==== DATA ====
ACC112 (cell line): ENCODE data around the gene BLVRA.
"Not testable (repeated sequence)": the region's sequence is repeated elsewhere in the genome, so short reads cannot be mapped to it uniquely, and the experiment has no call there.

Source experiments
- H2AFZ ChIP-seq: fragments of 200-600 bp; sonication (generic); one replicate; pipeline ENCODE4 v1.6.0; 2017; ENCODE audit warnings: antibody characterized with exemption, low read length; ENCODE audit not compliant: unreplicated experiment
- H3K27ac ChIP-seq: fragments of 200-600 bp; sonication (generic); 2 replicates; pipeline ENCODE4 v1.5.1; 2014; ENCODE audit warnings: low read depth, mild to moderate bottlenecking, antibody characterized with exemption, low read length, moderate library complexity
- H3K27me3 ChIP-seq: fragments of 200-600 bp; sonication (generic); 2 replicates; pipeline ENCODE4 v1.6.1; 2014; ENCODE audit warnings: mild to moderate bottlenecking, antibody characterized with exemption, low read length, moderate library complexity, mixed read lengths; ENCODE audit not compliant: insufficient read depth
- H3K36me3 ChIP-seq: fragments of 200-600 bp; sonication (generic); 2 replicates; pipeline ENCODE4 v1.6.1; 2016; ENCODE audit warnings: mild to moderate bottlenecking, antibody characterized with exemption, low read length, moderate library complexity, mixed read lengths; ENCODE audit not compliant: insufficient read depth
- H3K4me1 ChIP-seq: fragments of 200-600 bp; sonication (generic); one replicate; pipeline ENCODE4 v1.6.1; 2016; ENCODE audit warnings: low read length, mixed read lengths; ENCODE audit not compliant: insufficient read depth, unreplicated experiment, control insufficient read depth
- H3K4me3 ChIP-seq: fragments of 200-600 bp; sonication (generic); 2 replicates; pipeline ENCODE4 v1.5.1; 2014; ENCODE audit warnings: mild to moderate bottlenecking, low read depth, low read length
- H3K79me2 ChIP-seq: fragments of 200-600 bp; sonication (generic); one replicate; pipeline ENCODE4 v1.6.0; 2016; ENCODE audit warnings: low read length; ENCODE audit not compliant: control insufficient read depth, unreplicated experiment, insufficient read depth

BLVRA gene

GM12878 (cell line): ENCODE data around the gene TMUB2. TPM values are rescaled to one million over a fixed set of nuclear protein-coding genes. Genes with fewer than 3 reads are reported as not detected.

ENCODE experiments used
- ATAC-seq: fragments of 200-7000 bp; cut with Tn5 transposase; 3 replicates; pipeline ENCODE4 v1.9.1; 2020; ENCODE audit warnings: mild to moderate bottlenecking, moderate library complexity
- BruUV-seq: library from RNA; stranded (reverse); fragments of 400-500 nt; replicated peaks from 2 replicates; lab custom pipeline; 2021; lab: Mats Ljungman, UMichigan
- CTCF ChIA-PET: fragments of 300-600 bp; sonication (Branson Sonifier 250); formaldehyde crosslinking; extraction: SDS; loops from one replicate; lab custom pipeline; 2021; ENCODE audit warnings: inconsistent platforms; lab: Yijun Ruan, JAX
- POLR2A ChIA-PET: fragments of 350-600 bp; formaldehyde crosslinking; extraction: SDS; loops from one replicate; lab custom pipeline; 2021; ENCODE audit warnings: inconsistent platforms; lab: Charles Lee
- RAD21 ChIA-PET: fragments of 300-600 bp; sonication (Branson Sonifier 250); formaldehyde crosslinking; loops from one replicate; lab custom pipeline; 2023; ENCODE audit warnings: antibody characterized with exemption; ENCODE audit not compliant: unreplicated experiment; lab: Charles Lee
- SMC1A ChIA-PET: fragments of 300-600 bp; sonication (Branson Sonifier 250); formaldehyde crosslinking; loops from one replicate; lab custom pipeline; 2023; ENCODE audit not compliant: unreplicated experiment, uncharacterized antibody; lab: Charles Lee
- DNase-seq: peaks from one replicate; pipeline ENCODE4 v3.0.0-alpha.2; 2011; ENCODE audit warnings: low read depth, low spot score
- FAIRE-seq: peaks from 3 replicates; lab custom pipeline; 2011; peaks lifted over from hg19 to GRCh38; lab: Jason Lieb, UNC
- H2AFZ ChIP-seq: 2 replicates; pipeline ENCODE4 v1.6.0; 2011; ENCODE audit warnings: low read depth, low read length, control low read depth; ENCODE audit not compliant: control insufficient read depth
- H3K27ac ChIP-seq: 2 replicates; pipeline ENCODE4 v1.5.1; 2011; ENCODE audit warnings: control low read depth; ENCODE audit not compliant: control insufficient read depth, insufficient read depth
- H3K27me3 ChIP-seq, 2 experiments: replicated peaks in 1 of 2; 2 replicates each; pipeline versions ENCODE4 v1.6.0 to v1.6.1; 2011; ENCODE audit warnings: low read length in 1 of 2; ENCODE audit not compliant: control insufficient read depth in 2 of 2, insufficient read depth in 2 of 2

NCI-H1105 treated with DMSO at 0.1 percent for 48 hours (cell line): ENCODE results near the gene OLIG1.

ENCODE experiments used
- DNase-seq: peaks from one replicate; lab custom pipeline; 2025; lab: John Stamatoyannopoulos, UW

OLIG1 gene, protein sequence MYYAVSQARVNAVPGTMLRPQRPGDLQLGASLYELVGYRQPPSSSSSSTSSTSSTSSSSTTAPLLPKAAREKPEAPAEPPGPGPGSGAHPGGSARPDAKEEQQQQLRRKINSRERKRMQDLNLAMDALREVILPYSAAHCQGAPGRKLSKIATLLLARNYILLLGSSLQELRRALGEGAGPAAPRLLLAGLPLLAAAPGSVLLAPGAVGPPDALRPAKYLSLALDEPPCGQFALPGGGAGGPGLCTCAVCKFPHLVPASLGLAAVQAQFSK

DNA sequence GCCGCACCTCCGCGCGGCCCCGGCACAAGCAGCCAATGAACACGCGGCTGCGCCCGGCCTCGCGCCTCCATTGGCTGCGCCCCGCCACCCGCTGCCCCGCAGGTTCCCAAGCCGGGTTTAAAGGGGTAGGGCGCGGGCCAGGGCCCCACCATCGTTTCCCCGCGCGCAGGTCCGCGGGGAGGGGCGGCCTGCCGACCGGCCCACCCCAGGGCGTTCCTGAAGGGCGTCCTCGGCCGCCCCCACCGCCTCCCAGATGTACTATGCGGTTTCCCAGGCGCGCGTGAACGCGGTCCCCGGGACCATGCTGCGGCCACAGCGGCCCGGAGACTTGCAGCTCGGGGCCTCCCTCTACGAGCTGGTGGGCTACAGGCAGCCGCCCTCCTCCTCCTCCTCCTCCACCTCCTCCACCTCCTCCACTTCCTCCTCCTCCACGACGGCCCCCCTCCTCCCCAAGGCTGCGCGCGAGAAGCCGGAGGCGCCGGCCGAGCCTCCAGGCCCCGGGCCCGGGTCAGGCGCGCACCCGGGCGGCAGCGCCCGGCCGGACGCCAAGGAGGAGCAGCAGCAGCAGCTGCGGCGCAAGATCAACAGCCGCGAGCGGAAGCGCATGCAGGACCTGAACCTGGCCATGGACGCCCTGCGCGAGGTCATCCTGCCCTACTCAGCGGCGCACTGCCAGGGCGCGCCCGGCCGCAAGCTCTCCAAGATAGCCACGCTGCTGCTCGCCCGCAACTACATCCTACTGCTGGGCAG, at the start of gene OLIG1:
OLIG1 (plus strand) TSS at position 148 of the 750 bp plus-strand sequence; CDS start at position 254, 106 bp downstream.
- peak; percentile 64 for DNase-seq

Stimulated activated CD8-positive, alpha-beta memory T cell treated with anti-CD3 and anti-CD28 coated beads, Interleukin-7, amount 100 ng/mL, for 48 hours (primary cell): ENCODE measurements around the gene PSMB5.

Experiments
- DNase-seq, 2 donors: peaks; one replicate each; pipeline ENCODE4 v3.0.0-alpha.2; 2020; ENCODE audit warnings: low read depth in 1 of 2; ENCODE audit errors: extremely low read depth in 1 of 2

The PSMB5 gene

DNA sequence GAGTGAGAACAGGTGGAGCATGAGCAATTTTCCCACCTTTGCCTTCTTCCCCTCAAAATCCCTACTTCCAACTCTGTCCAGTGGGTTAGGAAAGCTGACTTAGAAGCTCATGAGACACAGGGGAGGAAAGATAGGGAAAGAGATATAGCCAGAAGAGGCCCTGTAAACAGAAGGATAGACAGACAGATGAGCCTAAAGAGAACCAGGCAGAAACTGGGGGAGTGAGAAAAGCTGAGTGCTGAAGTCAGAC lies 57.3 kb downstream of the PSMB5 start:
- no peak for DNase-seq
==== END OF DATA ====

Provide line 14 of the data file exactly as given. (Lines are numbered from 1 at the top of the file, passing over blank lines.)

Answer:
- ATAC-seq: fragments of 200-7000 bp; cut with Tn5 transposase; 3 replicates; pipeline ENCODE4 v1.9.1; 2020; ENCODE audit warnings: mild to moderate bottlenecking, moderate library complexity